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Reanna’s Final Post | Nourish International

July 10, 2012 | Posted in 2012, India, UT Austin | By

Our last couple days in India had so much impact. We worked hard throughout our 6-week project so I was ready to fly back to the comfort of the United States. However, our students realized the end of our project had come upon us and they became glued to our sides.

After the Stakeholder’s meeting, some of the guy students did a dance for us and turned the stage into a dance party. Our camera-happy girls filmed us dancing which will be fantastic footage to laugh at ourselves and always remember that moment. Later that night, they showered us with gifts and threw a “little party” which, as Nessa described, is what they call a plate full of snacks, often placed into our mouths by our eager students who obsess over feeding us. Our students also gave speeches. It was heartwarming to hear how much of an impact we had to these students lives, and absolutely heartbreaking to see how upset they were by us leaving. We took so many pictures on that last day. One student told me he wanted us to have many pictures of him so we will always remember him. Many students in fact told us to not forget them. I don’t know how we could.

The day we were to leave, students had already arrived at Shanti Rani at 8 AM to say their final goodbyes. Even students who we felt like we didn’t connect with as well due to the language barrier were tear filled and longingly wanted us to stay or promise to come back again next year. In such a short time, it was amazing to see how many friends we made and how much our project meant to these students. Our classes had become apart of their daily lives, and they loved to plan excursions, dinners, and small parties for us. Now that we were leaving they seemed lost. Never have I been in a situation like this—where everyone realizes the parting has to come and genuinely doesn’t want it to happen. Thinking back to my high school graduation for instance, everyone was excited to end school and start college; regardless of the fact most of us would never see one another again. In this village, I doubt many students have had to say goodbye to a friend who they wouldn’t see again. During the last couple days, I didn’t feel a moment of sadness because every moment I was with them, I couldn’t help but feel overjoyed. Our students were the most smart and determined people I have ever met and the sisters at Shanti Rani as well as the people of Venkatraipur and New Baxipalli were so welcoming and made us feel like we were apart of their family. It wasn’t until we were driving down the road waving to our students that I realized this was the last time we would wave at them and see them in person for quite a long time. Reality set in much sooner for our students then it did for me. For me, once I don’t have something anymore is when I most appreciate it and wish that I still had it. And believe me, I appreciate our students and wish we could still be there with them.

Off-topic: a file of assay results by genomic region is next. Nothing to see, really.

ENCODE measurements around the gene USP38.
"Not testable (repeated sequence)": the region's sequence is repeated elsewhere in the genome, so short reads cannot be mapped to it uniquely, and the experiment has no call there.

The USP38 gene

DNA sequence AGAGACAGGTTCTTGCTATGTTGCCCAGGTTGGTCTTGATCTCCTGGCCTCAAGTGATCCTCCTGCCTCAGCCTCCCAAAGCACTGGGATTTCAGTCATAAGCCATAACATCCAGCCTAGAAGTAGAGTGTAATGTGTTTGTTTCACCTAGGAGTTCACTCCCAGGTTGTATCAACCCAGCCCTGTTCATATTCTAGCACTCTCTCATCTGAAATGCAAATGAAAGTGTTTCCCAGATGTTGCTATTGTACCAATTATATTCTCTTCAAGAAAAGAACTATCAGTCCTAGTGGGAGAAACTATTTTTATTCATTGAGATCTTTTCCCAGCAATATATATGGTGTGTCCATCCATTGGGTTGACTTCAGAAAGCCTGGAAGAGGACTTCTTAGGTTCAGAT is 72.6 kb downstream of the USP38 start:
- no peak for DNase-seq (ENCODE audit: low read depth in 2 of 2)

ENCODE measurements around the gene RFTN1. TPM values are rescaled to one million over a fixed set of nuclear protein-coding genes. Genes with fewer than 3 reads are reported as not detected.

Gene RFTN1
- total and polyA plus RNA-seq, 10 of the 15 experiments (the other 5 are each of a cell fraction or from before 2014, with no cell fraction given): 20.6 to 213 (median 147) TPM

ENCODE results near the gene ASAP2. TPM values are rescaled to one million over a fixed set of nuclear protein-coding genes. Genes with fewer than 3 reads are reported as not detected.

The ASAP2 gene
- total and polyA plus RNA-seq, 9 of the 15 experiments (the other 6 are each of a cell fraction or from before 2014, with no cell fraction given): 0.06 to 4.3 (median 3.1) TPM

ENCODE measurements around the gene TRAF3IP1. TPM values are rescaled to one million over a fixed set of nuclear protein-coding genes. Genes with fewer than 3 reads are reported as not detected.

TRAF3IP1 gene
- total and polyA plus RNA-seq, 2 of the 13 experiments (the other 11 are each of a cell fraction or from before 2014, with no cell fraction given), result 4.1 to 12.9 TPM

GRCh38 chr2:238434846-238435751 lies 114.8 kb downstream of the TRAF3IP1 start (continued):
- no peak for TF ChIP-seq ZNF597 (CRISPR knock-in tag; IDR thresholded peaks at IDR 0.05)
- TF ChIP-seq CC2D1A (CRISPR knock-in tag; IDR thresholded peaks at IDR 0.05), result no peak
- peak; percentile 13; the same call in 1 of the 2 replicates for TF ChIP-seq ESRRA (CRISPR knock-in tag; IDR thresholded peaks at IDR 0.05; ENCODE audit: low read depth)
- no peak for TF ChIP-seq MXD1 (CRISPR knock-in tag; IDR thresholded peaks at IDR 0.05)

This trip has taught me more than any classroom could. It demonstrated the inequality brilliant students face due to the lack of money, the gender inequality due to cultural norms, the impact one can have by speaking out for what’s right, and how immensely happy people can be without the materialistic possessions like a fully furnished, enormous air conditioned house, or a constant flow of electricity and water, or even a shower head. The things we need most are each other. And when it came to higher education and education for girls, it was critical that our students received support from their community so they could fulfill their dreams. We tried our best to be a support system for their education, and that’s probably one of the reasons why they didn’t want to see us go.

On a personal level, this trip has done wonders to increase my motivation, get me far out of my comfort zone, boost my self-confidence, and realize that I can do anything I put my mind to. The three of us girls who came on this trip worked as role models for the girls in our classes to be strong, educated women and speak out for themselves. Being able to raise money and come all the way to India to be a teacher and speak at community events, as well as work collaboratively as a team with my fellow volunteers really helped me to fulfill this role model position as well as realize my full capabilities and strengths. Of course the goals of our project was to teach youth and motivate parents but it also worked the other way around by teaching the volunteers about themselves, what education they’d like to pursue next, and gave us motivation to be better students and better people. Overall, I’d say our project was quite the success, and all of the volunteers have already contacted our students since we’ve been home. This project has definitely turned into a long-term relationship for us all.

1 Comment

  1. Christina
    July 10, 2012

    Leave a Reply

    Reanna, first off, I just want to say that you always write so beautifully. It’s like I can feel every emotional moment you went through because you explained them so well. For example, the farewell part got me really sad. It’s like I had been along for the ride and got to know the students too and had to say goodbye. Your posts make me wish that I did get to know them, they just sound like wonderful people! I am so proud of you, too! I can’t express to you how it makes me so happy to see how much you have achieved over there. Now just share those stories and experiences with Nourish. From here on out you’re just going up! I’m looking forward to see what future achievements you succeed in at Nourish and in your life. Miss ya, girl!

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